Toward the end of the Disco Decade, McDonald’s found itself with a PR problem. The restaurant’s coffee stirrer, a long, plastic stick with a small spoon on one end and the chain’s iconic emblem on the other, had attracted the wrong kind of attention. As helpful as it was to coffee drinkers, it turns out the stir stick’s design made it equally useful to another group: cocaine dealers and users.
That wouldn’t have been McDonald’s problem, except then-recently passed U.S. federal legislation outlawed the possession of drug paraphernalia, with or without the drugs. The definition of ‘paraphernalia’ was so broad, said critics, that almost anything could qualify. To illustrate the point, a representative of the trade association representing smoke shop vendors publicly mocked the law’s wording, saying, “This,” holding up one of the restaurant’s coffee stirrers, “is the best cocaine spoon in town and it’s free with every cup of coffee at McDonald’s.”
Missing the intended irony of the statement and instead taking it literally, the president of the National Federation of Parents
for Drug-Free Youth, backed by thousands of parent constituents, contacted the CEO of McDonald’s, demanding he remove the offending utensils from their restaurants. After some back-and-forth, mounting public pressure, and fearing backlash from the restaurant’s family-oriented customer base, he agreed, and in 1979 the coffee stirrer was removed from the chain’s 4,500 locations.
Almost two decades earlier. U.S. President John F. Kennedy, in 1962, delivered an impassioned address to the nation from Space Center Houston regarding the U.S. effort to land an American on the moon.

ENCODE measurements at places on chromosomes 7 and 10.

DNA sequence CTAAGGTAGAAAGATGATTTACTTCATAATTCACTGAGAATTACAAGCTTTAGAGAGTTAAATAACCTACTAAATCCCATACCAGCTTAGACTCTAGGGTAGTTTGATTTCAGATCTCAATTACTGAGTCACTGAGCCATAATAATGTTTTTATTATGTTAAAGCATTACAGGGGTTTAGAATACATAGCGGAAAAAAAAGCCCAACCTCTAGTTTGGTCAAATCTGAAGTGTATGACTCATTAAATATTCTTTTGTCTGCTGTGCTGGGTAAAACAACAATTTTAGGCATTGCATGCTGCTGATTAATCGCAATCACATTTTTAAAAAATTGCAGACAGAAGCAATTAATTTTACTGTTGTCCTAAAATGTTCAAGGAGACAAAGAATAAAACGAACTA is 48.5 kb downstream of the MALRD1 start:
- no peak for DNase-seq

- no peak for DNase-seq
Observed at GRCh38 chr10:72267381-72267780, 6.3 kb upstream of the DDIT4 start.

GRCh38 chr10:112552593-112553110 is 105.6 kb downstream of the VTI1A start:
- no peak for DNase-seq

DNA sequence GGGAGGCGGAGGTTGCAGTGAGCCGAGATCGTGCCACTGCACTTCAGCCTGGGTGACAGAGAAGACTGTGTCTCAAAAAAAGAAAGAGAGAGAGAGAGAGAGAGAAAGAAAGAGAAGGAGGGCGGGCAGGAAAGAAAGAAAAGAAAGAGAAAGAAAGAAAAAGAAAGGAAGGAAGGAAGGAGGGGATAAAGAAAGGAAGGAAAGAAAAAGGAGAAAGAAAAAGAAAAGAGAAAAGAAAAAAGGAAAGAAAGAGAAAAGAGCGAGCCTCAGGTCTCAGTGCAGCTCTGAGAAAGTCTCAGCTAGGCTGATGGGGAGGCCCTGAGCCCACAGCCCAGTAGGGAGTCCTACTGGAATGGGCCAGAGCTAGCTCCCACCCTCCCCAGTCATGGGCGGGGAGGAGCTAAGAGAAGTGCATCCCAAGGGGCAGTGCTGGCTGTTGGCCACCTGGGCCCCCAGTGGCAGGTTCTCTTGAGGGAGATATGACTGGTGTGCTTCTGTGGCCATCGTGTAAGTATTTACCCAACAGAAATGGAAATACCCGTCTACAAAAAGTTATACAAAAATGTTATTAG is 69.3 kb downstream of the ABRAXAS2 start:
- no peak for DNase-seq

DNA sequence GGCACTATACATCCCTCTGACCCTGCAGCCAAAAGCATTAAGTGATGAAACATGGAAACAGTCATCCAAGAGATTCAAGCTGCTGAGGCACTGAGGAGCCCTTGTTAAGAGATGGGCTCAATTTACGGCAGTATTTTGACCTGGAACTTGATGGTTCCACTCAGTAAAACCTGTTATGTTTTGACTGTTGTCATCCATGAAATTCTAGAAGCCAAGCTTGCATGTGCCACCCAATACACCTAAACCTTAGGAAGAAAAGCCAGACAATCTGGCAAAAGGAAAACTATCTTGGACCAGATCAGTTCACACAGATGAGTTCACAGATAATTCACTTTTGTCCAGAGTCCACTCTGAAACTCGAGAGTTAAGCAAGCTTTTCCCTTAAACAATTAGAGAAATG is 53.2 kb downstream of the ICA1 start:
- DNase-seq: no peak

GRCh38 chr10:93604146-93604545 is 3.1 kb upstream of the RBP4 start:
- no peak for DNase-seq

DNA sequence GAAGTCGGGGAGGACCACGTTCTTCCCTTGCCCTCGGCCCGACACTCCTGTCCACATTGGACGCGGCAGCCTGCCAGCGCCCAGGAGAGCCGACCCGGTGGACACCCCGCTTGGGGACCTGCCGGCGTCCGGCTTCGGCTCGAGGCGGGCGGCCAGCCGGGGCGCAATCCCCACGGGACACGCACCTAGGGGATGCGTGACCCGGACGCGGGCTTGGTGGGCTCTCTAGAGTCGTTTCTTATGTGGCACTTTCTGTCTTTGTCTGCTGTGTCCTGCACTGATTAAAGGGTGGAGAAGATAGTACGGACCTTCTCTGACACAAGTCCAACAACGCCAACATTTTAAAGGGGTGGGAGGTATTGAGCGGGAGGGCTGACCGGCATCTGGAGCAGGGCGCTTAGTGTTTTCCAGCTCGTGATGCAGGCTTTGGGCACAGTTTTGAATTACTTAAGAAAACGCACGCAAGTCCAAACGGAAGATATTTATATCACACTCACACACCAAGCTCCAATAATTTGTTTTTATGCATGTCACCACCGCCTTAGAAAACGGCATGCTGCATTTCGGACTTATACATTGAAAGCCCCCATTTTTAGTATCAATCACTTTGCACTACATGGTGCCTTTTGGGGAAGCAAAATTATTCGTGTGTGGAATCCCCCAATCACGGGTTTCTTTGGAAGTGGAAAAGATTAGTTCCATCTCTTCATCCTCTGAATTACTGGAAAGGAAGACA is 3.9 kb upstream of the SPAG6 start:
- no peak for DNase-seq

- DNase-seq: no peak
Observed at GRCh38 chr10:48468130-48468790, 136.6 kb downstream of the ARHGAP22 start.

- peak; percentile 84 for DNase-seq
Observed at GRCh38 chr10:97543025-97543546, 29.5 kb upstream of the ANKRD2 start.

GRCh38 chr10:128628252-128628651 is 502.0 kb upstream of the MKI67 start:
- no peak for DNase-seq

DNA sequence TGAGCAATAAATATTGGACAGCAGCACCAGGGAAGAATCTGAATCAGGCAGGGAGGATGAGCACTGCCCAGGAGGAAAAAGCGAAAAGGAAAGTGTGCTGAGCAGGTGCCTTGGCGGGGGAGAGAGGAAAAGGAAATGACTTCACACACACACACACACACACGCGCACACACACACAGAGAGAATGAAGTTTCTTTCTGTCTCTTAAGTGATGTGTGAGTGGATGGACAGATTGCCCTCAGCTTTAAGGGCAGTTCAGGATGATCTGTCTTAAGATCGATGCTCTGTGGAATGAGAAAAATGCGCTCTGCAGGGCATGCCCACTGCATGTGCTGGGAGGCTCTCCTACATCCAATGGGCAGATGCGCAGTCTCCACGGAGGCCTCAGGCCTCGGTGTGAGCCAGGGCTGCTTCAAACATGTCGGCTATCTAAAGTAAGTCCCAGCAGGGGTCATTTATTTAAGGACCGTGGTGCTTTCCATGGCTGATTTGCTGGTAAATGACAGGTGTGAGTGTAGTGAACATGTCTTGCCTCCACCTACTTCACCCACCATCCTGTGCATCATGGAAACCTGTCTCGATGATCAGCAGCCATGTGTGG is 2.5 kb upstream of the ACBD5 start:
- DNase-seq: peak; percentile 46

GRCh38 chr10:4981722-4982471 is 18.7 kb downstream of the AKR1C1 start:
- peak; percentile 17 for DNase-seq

“We choose to go to the Moon in this decade and do the other things, not because they are easy, but because they are hard, because that goal will serve to organize and measure the best of our energies and skills, because that challenge is one that we are willing to accept, one we are unwilling to postpone, and one which we intend to win....”
The Apollo space program was wildly expensive, even by today’s standards. Congressional funding support was by no means unanimous, and broad swaths of the citizenry questioned the value of exploring the moon compared to addressing the social issues of the era right here on planet Earth. Nonetheless, on July 20, 1969 the world watched transfixed as American astronaut, Neil Armstrong, became the first person to walk on the moon.
So, what’s the point of intersection between these two very different episodes in U.S. cultural history? What we’ve seen over time is that when the collective voice of constituents and consumers becomes too loud to be ignored, change happens. When political leadership actually leads, and national resources are applied, challenges are met.
We will be successful addressing climate change if we can unite citizen activism with political will and employ, as Kennedy put it so eloquently, “...the best of our energies and skills, because that challenge is one that we are willing to accept, one we are unwilling to postpone, and one which we intend to win.”
We’ve already put a man on the moon, and eliminating more plastic spoons would actually be helpful right now. We can do this.